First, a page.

Factor of Safety FOS Review

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Factor of Safety (FOS) for structural applications is the ratio of the allowable working unit stress, allowable stress or working stress. The term was originated for determining allowable stress. The ultimate strength of a given material divided by an arbitrary factor of safety, dependant on material and the use to which it is to be put, gives the allowable stress.


Sm = Allowable working unit stress
sw = Working stress (Allowable stress)
fs = Factor of Safety

In present design and engineering practice, it is customary to use allowable stress as specified by recognized industry standards or authorities as applicable rather than to use an arbitrary factor of safety. One reason for this is that the factor of safety is misleading, in that it implies a greater degree of safety than may actually exists. For example, a factor of safety multiple of 4 does not mean that a component or assembly application can carry a load four times as great as that for which it was designed. It should also be clearly understood that, even though each part of a machine may be designed with the same factor of safety, the machine as a whole does not have that factor of safety. In the event that one part is stressed beyond the proportional limit, or particularly the yield point, the load or stress distribution may be completely changed throughout the entire machine or structure, and its ability to function at rated load may be changed, even though no part has failed or ruptured.

The following should be considered when designing and analyzing a structural or machine component or assembly:

  • Effects of associated assemblies or components.
  • Thermal cycling and operating or extreme temperature effects.
  • Intensity of stress concentrations.
  • Effects of wear
  • Likely ness of structural or machine abuse. Controls may not be in place to prevent an overstress condition. Classic example is the general public exceeding automotive (truck) rated towing capacity. Such events particularly when repeated, tend accelerate wear and failure of critical mechanical drive train components and assemblies.
  • Quality or likeness of scheduled maintenance.
  • Dimensional control and effects on quality of assembly. Excessive internal stresses can never be properly estimated. Material stresses induced by non-perfect geometry are difficult to model. Stresses can also be introduced by assembly misalignment between components.
  • Influence of fatigue loading over the life cycle of the machine or structure.

Although no definite or universal rules can be given , if a factor of safety needs to be determined or established, the following circumstances should be taken into account in its selection:

  1. When the ultimate strength of the material is known within narrow limits, as for structural steel for which tests of samples have been made, when the load is entirely a steady one of a known value a factor of safety should be adopted is 3.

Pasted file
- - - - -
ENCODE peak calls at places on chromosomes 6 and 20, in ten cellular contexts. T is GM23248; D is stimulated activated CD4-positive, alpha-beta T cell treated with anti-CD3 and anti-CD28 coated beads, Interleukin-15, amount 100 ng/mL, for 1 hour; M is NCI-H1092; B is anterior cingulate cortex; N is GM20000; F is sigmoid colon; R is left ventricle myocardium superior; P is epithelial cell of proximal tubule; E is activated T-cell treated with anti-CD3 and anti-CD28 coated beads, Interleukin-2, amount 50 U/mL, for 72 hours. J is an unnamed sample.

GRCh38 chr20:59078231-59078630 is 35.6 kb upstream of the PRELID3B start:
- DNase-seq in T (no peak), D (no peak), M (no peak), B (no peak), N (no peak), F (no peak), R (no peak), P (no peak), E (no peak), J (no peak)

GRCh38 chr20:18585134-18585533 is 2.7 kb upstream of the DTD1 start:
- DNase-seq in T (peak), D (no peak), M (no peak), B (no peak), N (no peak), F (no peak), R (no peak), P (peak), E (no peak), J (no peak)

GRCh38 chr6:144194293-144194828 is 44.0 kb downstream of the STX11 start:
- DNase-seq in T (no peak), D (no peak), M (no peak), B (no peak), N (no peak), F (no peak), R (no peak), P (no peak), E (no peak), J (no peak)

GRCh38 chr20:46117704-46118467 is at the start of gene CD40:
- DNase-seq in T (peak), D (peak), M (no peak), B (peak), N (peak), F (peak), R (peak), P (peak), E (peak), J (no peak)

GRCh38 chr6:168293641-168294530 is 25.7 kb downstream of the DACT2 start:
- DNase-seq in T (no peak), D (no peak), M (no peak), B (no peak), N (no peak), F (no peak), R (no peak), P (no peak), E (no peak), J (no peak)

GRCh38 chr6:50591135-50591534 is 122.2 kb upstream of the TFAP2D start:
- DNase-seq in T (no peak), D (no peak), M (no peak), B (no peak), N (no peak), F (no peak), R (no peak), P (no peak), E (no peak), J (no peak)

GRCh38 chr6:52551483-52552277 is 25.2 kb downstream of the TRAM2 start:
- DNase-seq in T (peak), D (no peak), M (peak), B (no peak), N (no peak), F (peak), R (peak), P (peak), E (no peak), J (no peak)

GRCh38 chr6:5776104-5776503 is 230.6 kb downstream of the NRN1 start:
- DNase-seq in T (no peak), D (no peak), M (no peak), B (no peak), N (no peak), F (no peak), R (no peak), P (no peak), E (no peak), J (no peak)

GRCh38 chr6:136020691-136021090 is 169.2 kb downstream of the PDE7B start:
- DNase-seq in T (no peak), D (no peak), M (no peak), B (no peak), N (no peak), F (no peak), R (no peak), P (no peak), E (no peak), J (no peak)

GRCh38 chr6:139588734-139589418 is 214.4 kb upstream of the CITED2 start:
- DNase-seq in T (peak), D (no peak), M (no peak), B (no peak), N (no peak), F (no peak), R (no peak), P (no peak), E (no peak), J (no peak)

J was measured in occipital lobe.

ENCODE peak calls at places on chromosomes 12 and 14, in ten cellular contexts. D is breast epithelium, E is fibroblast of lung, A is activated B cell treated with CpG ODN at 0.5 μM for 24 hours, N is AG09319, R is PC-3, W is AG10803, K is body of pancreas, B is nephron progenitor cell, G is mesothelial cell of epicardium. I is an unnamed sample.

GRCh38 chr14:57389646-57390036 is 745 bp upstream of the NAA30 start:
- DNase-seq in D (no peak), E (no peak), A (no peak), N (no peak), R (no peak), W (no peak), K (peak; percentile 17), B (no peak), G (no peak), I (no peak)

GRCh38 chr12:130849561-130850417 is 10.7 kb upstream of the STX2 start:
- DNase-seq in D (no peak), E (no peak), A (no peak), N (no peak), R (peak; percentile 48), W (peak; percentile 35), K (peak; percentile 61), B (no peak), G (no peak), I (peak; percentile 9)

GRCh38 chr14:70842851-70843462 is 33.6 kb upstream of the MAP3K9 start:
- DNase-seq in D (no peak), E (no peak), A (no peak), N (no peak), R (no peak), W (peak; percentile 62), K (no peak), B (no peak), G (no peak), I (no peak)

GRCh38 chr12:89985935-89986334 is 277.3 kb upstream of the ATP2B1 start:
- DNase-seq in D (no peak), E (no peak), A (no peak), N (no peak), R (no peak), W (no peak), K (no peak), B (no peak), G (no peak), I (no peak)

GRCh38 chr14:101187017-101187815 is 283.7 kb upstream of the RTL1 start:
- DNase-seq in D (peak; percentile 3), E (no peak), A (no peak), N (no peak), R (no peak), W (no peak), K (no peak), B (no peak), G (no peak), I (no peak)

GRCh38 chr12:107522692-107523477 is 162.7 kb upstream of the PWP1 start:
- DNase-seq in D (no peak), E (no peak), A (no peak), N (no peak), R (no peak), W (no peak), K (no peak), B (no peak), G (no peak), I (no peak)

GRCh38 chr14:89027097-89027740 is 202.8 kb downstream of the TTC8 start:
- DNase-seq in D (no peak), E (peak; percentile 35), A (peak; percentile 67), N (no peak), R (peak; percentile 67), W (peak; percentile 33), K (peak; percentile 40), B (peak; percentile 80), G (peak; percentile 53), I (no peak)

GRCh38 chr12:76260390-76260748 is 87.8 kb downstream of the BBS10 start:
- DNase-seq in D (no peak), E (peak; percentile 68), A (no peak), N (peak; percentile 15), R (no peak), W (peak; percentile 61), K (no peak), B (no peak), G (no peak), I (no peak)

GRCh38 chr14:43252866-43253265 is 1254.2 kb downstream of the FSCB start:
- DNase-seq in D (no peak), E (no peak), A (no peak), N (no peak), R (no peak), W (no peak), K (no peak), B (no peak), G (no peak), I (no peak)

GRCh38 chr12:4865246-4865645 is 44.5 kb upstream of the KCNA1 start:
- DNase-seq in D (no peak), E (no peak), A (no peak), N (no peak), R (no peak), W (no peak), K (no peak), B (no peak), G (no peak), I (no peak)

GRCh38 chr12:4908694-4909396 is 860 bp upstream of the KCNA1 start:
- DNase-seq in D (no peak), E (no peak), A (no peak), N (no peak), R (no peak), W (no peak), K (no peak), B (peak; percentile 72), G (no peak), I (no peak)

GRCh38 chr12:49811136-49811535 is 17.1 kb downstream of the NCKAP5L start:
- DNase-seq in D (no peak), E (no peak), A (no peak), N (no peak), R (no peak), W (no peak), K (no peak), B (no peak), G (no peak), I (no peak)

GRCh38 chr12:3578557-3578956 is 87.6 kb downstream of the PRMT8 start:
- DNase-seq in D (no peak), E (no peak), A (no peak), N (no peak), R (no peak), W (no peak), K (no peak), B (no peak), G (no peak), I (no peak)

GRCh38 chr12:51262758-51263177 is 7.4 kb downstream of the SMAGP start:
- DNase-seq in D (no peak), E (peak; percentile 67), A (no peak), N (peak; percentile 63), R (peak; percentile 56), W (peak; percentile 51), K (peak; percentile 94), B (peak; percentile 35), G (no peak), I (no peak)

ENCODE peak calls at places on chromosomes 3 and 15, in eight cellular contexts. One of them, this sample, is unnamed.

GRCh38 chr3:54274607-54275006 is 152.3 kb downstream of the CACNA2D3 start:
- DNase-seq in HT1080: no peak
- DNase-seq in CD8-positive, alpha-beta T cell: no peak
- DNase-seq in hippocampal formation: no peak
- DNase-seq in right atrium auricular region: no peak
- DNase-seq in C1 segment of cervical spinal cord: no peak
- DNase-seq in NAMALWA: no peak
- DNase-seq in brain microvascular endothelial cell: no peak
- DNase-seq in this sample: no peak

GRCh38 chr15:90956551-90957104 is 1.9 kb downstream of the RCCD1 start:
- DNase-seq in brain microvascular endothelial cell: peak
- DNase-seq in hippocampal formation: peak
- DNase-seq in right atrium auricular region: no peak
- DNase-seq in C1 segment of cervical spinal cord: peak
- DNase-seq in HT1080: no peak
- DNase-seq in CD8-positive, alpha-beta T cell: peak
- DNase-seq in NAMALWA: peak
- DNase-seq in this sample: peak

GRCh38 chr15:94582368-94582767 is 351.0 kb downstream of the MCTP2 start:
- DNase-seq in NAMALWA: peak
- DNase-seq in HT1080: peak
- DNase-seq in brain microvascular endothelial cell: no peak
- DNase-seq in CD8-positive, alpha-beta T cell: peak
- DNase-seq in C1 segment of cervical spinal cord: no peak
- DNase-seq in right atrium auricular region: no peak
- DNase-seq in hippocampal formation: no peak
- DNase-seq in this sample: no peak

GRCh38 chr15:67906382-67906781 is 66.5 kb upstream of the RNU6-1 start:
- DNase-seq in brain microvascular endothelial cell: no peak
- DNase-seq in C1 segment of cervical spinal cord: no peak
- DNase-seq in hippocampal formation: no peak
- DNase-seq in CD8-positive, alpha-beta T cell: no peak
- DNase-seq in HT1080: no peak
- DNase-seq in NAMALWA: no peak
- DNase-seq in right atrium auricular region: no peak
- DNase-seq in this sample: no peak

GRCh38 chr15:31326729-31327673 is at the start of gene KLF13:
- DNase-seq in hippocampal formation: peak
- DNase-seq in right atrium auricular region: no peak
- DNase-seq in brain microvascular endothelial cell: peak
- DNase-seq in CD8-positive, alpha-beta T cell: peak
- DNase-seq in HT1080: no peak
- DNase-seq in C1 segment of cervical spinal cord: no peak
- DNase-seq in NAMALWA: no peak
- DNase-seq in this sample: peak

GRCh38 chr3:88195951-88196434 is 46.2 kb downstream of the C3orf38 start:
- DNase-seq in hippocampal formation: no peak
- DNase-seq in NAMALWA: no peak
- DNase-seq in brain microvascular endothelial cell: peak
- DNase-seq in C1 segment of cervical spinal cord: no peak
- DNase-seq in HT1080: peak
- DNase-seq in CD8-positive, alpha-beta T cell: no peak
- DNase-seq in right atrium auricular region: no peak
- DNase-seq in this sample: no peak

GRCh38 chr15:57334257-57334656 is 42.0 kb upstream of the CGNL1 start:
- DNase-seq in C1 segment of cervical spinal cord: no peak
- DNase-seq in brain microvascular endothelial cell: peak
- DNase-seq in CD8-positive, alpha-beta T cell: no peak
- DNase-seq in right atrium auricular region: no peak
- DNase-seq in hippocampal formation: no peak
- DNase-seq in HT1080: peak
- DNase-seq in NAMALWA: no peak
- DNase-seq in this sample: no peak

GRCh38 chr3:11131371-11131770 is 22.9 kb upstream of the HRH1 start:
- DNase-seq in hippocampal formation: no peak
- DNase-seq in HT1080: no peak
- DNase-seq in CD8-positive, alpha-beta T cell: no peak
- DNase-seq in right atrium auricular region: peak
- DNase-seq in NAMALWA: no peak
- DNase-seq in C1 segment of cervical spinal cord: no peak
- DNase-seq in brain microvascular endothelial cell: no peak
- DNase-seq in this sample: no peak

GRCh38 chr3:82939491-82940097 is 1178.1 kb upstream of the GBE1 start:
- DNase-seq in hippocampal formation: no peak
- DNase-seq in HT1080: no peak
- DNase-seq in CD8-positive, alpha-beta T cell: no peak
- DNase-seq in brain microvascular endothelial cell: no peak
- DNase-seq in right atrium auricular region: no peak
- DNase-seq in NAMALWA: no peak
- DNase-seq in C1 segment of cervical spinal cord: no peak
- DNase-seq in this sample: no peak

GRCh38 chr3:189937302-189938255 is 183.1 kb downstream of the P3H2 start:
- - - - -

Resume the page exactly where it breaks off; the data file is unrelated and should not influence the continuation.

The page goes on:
2. When circumstances of (1) are modified by a portion of the load being variable, as in, gear boxes, floors or warehouse operations, the factor of safety should not be less than 4.
  3. When the whole load , or nearly the whole, is likely to be alternately put on and taken off, as in suspension rods as used with suspension floors or bridges, the factor should be 5 or 6.
  4. When the stresses are reversed in direction from tension to compression, as in some structural load bearing diagonals and parts of machines, the factor should be not less than 6.
  5. When the components are subjected to repeated shock loading the factor should not be less than 10.
  6. When the structure or component is subjected to deterioration from corrosion the components or structure factor of safety should be sufficiently increased to allow for a definite amount of material reduction before the system is weakened by the process.
  7. When the strength of the material or the amount of the load or both are uncertain the factor of safety should be increased by an allowance sufficient to cover the amount of the uncertainty.
  8. When the stress and strains are complex and of uncertain amount, such as those in the crankshaft of a reversing engine, a very high factor is necessary, possibly even as high as 40 or more.
  9. If property loss caused by failure of the part or system may be large or if loss of life may result, the factor of safety should be large and the structure or machine performance should be verified by functional static or fatigue testing.

Industry Standard where available

The factor of safety is often specified in a design code or standard, such as:

  • American Institute of Steel Construction (AISC) steel buildings & bridges
  • American Society of Mechanical Engineers (ASME) pressure vessels, boilers, shafts.
  • American Concrete Institute (ACI)
  • National Forest Products Associ ation (NFPA) wood structures.
  • Aluminum Association (AA) aluminum buildings & bridges.
  • Codes often specify a minimum factor of safety
  • Designer's responsibility to determine if a code or standard applies. Codes are often specified by law. (BOCA, UBC, etc.)
  • Factors which affect the factor of safety
    • Material strength basis:
    • brittle Materials use ultimate strength
    • ductile Materials use yield strength
  • Manner or loading:
    • Static applied slowly; remains applied or is infrequently removed.
    • Repeated fatigue failure may occur at stresses lower than static load failure.
    • Impact high initial stresses develop.
  • Possible misuse designer must cons ider any reasonable foreseeable use & misuse of product.
  • Complexity of stress analysis the actu al stress in a part isn't always known.
  • Environment temperature, weat her, radiation, chemical, etc..